I came into school nursing in mid-spring semester. The old school nurse had basically given up and had allowed kids to just "hang out" and talk, drink juice, etc. The staff had a saying--"If you're looking for your problem students, check the clinic." :angryfire The first 2 months I was seeing 130 kids PER DAY! It took my about a year to retrain the staff and students, and I still had certain teachers sending over 20 kids A WEEK for inane things (chapped lips, torn pants, broken glasses, and the ever popular "female trouble") I really had to come down hard on the staff, going so far as to keep notes on individual teachers and turning them over to the principal. Even so, I could never get my volume under 70/day, no matter what I did. And administration was perfectly fine with that. (That was over 10% of the population every day and I only had 4 students who took daily meds at school.)
A couple things I do--I require that students come to the clinic with a special pass. No pass, no see-um. Unless, of course, they are bleeding,actively vomiting, have suffered a head injury, fainting or not breathing right. There are exceptions to every rule. There is NO "dropping in" to visit the nurse on your way to class. Get a pass and come back. This move eliminated about 40% of my students.
When I spot a trend, I keep notes. If a student has come to me more than 4 times in a 4week period I call the parents about it to make sure there is no unidentified condition(a lot of my parents don't want to let the school know about asthma, diabetes, depression, and ADHD.) Then I lower the boom--I email all their teachers and the principal with my findings, so everyone knows whats going on. I am in middle school, so the kids change classes. They are experts at figuring out which teacher will cave. They will ask each teacher to go to the clinic until they find the soft touch.
I always assess--even frequent flyers get sick. I had one kid, a little fat 6th grader who had pretty severe asthma. His mother had always babied him, picking him up at the drop of a hat. And if she couldn't get there, she'd send one of several aunties. He would come over and over with "difficulty breathing." I always listened to his chest. When I would ask him to take deep breaths he would hold his breath and make whooshing sounds with his mouth. I never said anything, but I would listen for at least 2 minutes. He could only hold his breath about 30 seconds that then he'd take several enormous deep breaths.
Then I'd have him use his inhaler. I found out quickly that he didn't know how to use the inhaler--no wonder his asthma was so severe! Once we got that out of the way and he figured out that I was NOT going to call his mother unless I couldn't get the lungs opened up, he stopped trying to pull that stunt.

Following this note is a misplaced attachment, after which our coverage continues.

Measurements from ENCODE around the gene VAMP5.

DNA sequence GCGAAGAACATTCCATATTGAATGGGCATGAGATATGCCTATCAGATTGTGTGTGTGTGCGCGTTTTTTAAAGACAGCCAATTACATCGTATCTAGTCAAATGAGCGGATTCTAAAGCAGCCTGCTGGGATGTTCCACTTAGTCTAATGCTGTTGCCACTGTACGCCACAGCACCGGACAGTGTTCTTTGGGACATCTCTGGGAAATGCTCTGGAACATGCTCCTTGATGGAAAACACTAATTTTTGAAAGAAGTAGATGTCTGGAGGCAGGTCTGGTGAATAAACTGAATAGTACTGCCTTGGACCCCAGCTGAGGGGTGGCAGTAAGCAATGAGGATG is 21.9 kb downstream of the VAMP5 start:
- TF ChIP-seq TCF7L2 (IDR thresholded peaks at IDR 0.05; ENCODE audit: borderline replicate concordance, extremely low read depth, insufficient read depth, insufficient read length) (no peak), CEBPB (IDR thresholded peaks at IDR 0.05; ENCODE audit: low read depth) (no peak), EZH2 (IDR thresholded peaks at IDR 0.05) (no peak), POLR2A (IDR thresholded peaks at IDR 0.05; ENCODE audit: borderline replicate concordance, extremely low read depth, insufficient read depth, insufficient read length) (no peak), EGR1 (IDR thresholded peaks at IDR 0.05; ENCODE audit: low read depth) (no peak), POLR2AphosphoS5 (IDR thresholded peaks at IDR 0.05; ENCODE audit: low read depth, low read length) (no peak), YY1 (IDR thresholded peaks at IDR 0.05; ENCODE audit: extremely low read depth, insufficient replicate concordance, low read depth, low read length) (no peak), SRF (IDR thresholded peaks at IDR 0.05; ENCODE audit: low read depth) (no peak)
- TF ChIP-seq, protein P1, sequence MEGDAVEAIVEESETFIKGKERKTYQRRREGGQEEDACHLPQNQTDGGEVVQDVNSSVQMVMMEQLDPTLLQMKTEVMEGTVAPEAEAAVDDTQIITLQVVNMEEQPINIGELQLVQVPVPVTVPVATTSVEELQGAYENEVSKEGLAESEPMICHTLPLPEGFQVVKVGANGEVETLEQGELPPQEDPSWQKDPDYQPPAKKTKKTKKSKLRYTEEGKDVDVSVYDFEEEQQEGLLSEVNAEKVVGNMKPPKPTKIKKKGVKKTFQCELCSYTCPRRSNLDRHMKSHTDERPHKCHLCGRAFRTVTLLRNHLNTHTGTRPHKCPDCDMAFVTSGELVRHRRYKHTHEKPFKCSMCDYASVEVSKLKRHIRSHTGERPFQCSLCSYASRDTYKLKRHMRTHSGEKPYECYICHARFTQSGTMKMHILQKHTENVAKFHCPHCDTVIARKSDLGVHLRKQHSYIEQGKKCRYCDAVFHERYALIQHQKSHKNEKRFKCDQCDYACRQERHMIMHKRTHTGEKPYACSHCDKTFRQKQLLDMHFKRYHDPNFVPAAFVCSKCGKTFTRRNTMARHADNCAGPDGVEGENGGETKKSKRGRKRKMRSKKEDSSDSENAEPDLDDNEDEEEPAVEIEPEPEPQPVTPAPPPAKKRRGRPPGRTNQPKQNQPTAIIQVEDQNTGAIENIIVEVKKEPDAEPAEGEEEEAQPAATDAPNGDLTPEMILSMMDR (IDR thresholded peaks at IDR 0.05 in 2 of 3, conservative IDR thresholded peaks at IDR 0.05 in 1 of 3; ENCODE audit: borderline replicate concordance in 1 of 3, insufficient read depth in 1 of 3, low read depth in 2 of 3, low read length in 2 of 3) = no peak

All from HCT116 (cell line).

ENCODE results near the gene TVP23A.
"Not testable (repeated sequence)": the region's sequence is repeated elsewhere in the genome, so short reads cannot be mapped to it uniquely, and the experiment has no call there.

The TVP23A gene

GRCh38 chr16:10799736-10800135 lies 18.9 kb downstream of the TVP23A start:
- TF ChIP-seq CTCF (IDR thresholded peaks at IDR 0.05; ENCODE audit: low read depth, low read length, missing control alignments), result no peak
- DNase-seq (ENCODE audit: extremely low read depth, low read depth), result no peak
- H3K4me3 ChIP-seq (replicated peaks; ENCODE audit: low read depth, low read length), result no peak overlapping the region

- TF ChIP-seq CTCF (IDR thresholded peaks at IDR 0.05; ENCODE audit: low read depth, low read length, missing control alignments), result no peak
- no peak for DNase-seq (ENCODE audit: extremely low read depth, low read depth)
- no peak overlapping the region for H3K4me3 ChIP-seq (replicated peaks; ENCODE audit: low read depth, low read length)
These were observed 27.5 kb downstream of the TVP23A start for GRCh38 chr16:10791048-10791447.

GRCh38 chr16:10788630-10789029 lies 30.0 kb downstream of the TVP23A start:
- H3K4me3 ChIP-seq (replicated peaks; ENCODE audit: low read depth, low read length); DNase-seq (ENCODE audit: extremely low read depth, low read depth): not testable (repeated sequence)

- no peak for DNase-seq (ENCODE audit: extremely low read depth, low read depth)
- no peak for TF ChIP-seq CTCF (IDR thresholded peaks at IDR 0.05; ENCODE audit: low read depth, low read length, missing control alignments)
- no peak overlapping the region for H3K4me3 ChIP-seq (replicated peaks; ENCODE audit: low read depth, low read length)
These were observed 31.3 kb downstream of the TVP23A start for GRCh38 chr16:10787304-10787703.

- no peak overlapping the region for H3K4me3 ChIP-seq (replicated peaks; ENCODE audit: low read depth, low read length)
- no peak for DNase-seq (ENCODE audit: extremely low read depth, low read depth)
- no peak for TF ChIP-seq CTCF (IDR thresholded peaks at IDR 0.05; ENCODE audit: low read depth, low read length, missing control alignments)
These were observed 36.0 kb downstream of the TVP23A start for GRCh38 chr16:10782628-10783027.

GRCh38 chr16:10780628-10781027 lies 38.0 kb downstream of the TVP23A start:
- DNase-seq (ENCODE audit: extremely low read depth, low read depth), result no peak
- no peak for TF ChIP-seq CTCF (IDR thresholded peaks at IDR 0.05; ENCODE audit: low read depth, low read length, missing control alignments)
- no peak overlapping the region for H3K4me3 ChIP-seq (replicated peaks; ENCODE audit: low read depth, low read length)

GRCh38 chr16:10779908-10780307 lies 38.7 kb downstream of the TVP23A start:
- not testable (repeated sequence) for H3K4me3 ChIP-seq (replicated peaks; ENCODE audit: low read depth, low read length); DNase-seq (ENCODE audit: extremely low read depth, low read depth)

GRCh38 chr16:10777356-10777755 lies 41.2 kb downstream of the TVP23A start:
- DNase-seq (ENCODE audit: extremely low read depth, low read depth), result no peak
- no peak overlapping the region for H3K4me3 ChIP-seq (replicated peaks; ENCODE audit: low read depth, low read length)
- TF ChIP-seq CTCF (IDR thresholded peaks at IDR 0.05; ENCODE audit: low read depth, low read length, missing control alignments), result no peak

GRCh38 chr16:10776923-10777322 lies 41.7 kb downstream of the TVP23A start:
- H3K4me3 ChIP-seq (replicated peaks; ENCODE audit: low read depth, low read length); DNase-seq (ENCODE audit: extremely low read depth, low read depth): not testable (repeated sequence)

Vomiting--if a tree falls in the woods, does it make a sound? If nobody witnesses teh vomiting and they can't manage to vomit in my clinic within 15 minutes they go back to class.
Fever--it has to be over 100. I had one kid who would go into the restroom and gargle with hot water. Too bad that only raised his temp to 99.
One of the biggest problems I have with my school is that over half the students speak Spanish as a first language. The majority of their parents don't speak English and I don't speak enough medical spanish to communicate with them. We have no interpreter so I am forced to let them call parents if there is a question of whether they are sick or not. Of course, they get on the phone and cry and whine and next thing you know here comes Mamacita and Papi.
Finally, teacher education is imperative. I send out a monthly newsletter with short, informational paragraphs about common illnesses. Like how to manage stomach aches in the classroom, how to recognise a real emergency, and when NOT to send a kid to the clinic. I always include some funny anecdotes and questions that come from the kids(and sometimes the parents.) LIke the kid who told me she had been sick all night and still had a bad stomach ache. The cause? "I watched "Saw IV" and I've been ill ever since."
Or the parent who sent her kid to school with a rash and told her to "go to the nurse and see if this is Chicken Pox."
Not chicken pox, impetigo. Pass Go, collect nothing.
I enjoy working with middle school kids for hte most part. I didn't enjoy working for my principal, nor working in the particular school I was in. I never got used to the extreme noise level(screaming, cursing, threatening almost constantly), or the gangs, guns, and violence inside the school. So I quit. I'm now in between jobs and hoping to find something a little less intense.